There is uncertainty about whether a new policy for transgender athletes, which increases the burden of proof for transgender women to demonstrate that they do not have a competitive advantage over cisgender women, will be adopted ahead of next month’s National Collegiate Athletic Association swimming championships, according to the National Collegiate Athletic Association (NCAA).
Recently, the National Collegiate Athletic Association revised its policies on transgender athletes, requiring transgender women to submit to testosterone testing and, pending further review, deferring to the policy of each sport’s governing body, or, if no such guidance exists, the International Olympic Committee, in the case of male athletes.
Transgender women’s testosterone levels are being reduced by half and an extensive review of their physical characteristics is being conducted before they can compete at the elite level, according to the United States Swimming Association’s more stringent policies, which call for an extensive review of their physical characteristics before they can compete.
Recent events, like the appearance of Lia Thomas, a transgender swimmer at the University of Pennsylvania, have raised questions about how to strike a balance between fair play and inclusivity while providing chances for transgender athletes to participate in sports.
When Thomas was a sophomore in 2019, he was a standout Ivy League swimmer for the men’s team. He started transitioning soon after that season and has raced against women for the first time this winter. Despite the fact that her speeds are much slower than they were when she competed in the men’s category, she has consistently posted some of the best times in the nation in the 200 and 500 metre freestyle events.
Those performances have propelled Thomas into the probable favourite position for the Division I National Collegiate Athletic Association championships in March, as well as for the Ivy League finals later in the month.
In spite of this, the new United States of America Swimming standards are certain to spark discussion – and raise doubts among college administrators about whether she will be permitted to participate.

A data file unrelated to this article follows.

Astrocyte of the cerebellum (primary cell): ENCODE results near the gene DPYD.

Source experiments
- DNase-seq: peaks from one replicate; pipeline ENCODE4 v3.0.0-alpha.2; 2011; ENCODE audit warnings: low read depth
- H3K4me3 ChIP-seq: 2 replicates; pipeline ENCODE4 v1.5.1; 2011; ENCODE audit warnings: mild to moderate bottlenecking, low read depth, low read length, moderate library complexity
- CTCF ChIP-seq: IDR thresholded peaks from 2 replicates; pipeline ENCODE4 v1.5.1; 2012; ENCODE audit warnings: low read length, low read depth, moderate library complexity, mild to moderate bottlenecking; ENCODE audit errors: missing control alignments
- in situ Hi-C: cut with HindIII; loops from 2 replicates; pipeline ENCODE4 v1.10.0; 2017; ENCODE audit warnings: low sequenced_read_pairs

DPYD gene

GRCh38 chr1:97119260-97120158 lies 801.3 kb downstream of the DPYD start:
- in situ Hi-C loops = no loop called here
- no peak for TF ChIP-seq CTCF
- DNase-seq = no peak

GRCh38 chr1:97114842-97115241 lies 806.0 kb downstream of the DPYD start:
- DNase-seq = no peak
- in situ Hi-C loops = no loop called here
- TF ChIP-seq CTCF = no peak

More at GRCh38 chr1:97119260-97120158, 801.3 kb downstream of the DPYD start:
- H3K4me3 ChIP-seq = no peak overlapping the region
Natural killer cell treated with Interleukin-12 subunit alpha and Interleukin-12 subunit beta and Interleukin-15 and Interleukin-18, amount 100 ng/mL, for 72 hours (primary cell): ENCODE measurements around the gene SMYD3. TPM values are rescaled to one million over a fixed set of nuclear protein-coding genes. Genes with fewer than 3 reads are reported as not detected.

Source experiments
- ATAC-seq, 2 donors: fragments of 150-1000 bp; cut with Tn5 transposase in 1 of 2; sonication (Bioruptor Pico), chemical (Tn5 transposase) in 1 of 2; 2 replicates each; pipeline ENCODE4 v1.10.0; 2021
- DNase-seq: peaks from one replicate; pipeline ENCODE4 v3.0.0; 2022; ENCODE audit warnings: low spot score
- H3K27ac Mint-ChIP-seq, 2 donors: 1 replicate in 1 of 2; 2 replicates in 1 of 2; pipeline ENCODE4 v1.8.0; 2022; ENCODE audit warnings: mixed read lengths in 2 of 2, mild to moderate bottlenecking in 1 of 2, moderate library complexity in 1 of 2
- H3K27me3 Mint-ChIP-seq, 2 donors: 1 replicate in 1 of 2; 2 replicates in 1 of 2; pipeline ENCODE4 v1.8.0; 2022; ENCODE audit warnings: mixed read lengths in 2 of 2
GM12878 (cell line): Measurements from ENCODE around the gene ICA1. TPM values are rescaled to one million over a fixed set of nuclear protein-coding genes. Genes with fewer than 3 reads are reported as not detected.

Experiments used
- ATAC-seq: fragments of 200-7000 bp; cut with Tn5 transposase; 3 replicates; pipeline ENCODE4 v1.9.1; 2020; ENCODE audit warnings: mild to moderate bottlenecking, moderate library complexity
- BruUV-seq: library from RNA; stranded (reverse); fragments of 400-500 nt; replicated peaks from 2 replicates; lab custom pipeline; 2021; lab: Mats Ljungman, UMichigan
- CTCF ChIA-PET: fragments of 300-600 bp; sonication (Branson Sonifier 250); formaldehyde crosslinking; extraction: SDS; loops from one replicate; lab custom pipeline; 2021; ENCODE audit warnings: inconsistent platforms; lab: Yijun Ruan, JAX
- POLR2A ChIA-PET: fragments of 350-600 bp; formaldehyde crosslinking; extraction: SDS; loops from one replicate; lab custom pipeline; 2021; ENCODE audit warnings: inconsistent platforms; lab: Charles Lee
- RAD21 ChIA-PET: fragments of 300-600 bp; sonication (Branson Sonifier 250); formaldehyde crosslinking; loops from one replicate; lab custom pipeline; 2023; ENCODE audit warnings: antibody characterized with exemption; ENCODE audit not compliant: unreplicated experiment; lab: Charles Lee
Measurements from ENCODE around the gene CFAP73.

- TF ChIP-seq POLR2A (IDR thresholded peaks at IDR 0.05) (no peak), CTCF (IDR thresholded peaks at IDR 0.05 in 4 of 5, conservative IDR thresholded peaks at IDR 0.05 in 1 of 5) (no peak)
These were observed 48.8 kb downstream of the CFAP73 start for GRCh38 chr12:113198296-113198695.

An N.C.A.A. spokesperson, Gail Dent, said the committee on competitive safeguards and medical aspects of sports, which would meet at the end of February to discuss the new United States Swimming policy. Dent did not indicate when the meeting would take place or how many people would be in attendance. Any suggestions made by the committee will be sent to the National Collegiate Athletic Association’s Board of Governors for consideration.
The National Collegiate Athletic Association is notoriously slow to act on legislative matters and is not scheduled to meet until April. However, Dent said the board could meet earlier in a remote format, possibly in advance of the N.C.A.A. swimming championships, which begin in Atlanta on March 16 and will continue through April.
The Ivy League’s executive director, Robin Harris, said that the National Collegiate Athletic Association’s readiness to modify qualifying requirements in the midst of a season was unprecedented and ill-considered.
It is the need that a transgender woman maintain a testosterone level less than 5 nanomoles per litre for 36 months before being allowed to participate in women’s events that has drawn the attention of specialists. The previous standard was 10 nanomoles per litre. It is necessary to meet the requirements of most sports over a period of 12 months, however others demand as long as 24 months for some.
It is shown that suppressing testosterone in transgender women lowers haemoglobin levels during the first few months after starting hormone treatment, reducing the amount of oxygen that can be delivered by red blood cells. It also has the additional effect of reducing muscular mass. Despite the fact that such changes normally occur more slowly, the biggest improvements in strength occur during the course of the first year, according to Harper. Harper’s personal experience as a transgender woman and as a long-distance runner led her to believe that after nine months of hormone treatment, her competitive edge had diminished.
Given the opaque nature of the research behind testosterone testing, Katrina Karkazis, author of “Testosterone: An Unauthorized Biography,” believes that the emphasis on testosterone testing for transgender athletes is misguided at this time. In her opinion, “it is impossible to isolate the influence of any one biovariable on a complicated athletic performance.”
Despite the fact that the new policy contains encouraging language about inclusivity, numerous experts expressed concern about how poorly defined the rules for judging physical development are, leaving them vulnerable to a concerning degree of subjectivity.
Others expressed concern about the possibility that nominations for the three-member panel of medical specialists that would assess transgender swimmer applications may be rejected by an athletes’ advisory committee, which several experts deemed concerning.
According to Carol Ewing Garber, a professor of movement sciences at Teachers College, Columbia University, who specialises in transgender athletes, “the concern I have about many of these policies is that they’re very onerous to the athletes in order to prove their gender, which has involved some pretty invasive questions and physical exams.” Athletes must jump through a slew of hoops, but they haven’t taken into consideration the underlying prejudice that exists in our society against them.